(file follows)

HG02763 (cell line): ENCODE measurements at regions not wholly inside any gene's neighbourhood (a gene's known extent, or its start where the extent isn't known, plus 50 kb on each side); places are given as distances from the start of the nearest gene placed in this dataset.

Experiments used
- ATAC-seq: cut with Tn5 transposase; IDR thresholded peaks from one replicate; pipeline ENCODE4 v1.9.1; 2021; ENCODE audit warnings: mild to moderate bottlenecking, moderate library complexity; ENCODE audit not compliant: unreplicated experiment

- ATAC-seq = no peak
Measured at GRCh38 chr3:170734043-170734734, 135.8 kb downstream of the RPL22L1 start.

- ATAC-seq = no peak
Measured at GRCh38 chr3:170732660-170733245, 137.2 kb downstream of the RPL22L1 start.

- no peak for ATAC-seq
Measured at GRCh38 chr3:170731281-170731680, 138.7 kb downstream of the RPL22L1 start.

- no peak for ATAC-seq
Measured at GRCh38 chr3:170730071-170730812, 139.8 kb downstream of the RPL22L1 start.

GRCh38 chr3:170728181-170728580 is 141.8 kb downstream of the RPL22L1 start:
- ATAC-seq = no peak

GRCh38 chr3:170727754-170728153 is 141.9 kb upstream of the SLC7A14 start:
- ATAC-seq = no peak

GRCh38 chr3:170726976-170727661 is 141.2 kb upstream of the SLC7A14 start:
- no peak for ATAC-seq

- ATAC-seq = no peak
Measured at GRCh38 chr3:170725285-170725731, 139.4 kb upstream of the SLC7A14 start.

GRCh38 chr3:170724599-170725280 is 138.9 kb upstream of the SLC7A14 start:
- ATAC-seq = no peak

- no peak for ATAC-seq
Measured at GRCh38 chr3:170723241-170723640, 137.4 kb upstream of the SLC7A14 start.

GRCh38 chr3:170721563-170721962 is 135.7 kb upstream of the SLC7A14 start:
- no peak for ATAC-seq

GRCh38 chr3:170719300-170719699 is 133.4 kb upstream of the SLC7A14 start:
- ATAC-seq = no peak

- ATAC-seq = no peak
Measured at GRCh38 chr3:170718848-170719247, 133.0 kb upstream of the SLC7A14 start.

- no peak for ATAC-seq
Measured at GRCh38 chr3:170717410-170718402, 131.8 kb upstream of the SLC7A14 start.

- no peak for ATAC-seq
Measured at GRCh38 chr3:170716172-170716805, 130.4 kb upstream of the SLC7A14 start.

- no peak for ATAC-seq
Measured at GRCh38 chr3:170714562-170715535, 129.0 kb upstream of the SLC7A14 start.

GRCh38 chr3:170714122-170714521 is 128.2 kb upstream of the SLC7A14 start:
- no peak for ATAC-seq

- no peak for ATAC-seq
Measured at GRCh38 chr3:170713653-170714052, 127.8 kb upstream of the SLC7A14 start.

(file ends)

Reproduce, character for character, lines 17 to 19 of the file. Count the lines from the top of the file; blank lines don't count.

- no peak for ATAC-seq

- ATAC-seq = no peak
Measured at GRCh38 chr3:170725285-170725731, 139.4 kb upstream of the SLC7A14 start.